Providing free music to more than 750 million people seems like a no-brainer.

Editor’s Note: Pete Cashmore is founder and CEO of Mashable, a popular tech-news blog. He writes occasional columns about social networking and technology for

Story highlights

Facebook is partnering with top music services Spotify, MOG and Rdio

Free music services have been among the fastest-growing on the web

Biggest roadblock to Facebook Music won't be users, it'll be record companies

CNN  — 

Facebook will launch a music service later this month, according to recent news coverage. Details on the new platform are scarce, but Ben Parr at Mashable reports that Facebook is partnering with top music services Spotify, MOG and Rdio to let users stream music on

For the uninitiated: Spotify is a service that lets you listen to virtually any song for free on your desktop, with an occasional (but infrequent) ad. Users can pay a small fee to remove the ads or use the service on their phones.

That’s right – Facebook may be about to unleash unlimited free music to all its users. Music is enjoyed almost universally, and free music services have been among the fastest-growing on the web – Napster, to name but one.

Providing free music to more than 750 million people (assuming Facebook Music launches globally) seems like a no-brainer: Why wouldn’t everyone in the world want to listen to and share free music with friends? This is the web equivalent of giving away free ice cream.

And yet.

Simply putting a product in front of millions of people is no guarantee of success, Pete Cashmore says.

I’ve been wrong on Facebook so many times before.

I was wrong on Facebook Places, the social network’s challenger to location-based startups.

“It’s inevitable that Facebook will surpass Foursquare in the check-ins race,” I declared more than a year ago.

While I can’t verify that Facebook Places didn’t surpass Foursquare in terms of the check-ins it provided, Facebook no longer feels that it’s viable as a stand-alone product: These location features are being merged into status updates and brand pages, the company announced recently.

I was wrong, too, about Facebook Deals. In my predictions for 2011, I saw the service as a potential rival to market leader Groupon. After all, how could you provide a “50% off” coupon for a local business and not have a small percentage of Facebook’s massive user base accept?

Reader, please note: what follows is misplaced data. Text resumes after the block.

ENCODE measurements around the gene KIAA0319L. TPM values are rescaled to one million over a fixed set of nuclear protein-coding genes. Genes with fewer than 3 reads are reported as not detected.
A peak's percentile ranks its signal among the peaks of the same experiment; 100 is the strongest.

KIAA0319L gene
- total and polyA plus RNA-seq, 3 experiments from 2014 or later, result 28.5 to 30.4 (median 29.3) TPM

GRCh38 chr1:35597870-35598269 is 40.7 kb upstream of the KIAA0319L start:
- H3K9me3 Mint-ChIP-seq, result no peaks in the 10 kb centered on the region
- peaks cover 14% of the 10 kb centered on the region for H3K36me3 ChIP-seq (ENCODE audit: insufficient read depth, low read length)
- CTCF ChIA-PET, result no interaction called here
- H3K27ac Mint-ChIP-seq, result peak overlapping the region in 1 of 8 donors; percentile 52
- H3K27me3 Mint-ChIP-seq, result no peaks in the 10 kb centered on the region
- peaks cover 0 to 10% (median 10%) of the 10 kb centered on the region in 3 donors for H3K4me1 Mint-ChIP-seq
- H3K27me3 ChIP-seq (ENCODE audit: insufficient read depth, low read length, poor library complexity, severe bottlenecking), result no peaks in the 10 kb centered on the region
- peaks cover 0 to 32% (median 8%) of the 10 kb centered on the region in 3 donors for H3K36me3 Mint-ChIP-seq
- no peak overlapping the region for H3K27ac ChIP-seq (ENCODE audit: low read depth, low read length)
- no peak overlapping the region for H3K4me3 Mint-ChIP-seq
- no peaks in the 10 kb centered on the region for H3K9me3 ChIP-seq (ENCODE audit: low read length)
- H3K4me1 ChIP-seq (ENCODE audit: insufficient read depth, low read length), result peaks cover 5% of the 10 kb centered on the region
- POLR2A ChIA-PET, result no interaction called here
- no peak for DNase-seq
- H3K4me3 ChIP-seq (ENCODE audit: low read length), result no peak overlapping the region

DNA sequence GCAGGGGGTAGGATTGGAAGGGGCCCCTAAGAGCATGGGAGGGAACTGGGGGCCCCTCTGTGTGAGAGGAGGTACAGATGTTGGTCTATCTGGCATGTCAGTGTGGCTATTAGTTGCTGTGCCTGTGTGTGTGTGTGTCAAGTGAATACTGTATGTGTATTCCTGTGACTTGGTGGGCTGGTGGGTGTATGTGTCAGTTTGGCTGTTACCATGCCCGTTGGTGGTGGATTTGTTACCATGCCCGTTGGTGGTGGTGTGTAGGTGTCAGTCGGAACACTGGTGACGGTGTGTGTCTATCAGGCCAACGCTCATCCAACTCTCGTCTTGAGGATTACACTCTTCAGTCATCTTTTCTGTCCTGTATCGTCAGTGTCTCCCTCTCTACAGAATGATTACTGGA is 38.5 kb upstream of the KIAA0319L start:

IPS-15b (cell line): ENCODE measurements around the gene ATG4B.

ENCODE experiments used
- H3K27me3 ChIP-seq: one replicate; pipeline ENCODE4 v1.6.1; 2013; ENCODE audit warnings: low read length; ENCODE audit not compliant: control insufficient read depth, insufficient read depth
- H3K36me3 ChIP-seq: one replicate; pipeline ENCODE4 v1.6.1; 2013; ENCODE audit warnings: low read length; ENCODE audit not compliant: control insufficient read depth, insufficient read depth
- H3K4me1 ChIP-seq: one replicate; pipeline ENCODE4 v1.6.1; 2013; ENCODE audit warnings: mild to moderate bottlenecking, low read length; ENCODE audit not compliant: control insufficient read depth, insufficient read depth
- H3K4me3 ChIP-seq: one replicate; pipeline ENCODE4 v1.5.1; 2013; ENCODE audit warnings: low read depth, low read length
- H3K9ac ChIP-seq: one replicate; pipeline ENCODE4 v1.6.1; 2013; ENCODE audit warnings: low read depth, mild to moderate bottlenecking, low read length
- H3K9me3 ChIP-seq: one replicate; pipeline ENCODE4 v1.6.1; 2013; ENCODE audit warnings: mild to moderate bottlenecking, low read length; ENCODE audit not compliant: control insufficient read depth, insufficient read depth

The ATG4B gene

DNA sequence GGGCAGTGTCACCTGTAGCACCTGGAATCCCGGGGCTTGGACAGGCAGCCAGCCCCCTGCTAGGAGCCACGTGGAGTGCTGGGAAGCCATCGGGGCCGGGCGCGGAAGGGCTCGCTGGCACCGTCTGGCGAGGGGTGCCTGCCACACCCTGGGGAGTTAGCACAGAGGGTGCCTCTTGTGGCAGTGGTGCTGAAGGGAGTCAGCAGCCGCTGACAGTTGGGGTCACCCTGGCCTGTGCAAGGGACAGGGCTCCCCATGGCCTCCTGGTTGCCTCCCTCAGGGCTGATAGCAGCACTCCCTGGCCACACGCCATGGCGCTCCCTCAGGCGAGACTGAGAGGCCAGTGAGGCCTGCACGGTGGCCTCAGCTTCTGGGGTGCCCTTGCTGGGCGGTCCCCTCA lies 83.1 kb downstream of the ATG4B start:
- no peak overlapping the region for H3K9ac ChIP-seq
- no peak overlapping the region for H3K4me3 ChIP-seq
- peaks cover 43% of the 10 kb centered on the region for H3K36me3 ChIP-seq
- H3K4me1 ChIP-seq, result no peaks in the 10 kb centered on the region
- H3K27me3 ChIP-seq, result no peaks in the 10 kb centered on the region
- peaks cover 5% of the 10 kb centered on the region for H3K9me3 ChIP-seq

Wrong! Facebook Deals is set to shut down in the coming weeks, with a few limited offers remaining on business pages. Meanwhile, the daily deals space is coming under fire, and even Groupon is drawing extensive criticism as it prepares for its IPO.

How can Facebook take something popular, provide it free of charge to its 750 million users, and yet fail to become the market leader? Perhaps the company simply isn’t able to devote the resources required to nurture so many non-core products? Or perhaps Facebook users are so focused on their news feeds that no product can take off unless it’s inserted into this stream from the start.?

Whatever the reason, one thing is clear: For Facebook, simply putting a product in front of hundreds of millions of people is no guarantee of success.

I find it hard to imagine a situation in which Facebook users decide that free music isn’t for them. Virtually all of us enjoy music. If Facebook can’t make this work, then giving away “unlimited free money” might also prove a challenge.

No, the biggest roadblock to Facebook Music won’t be the users; It’ll be the record companies who, having already cut deals with Spotify et al., decide to rescind the offer. Another threat: Spotify and its ilk may realize that giving away free music to millions of people isn’t the most sustainable of business models.

Or maybe I’m wrong again: Perhaps Facebook will fail to convince us that free ice cream is delicious.

The opinions expressed in this commentary are solely those of Pete Cashmore.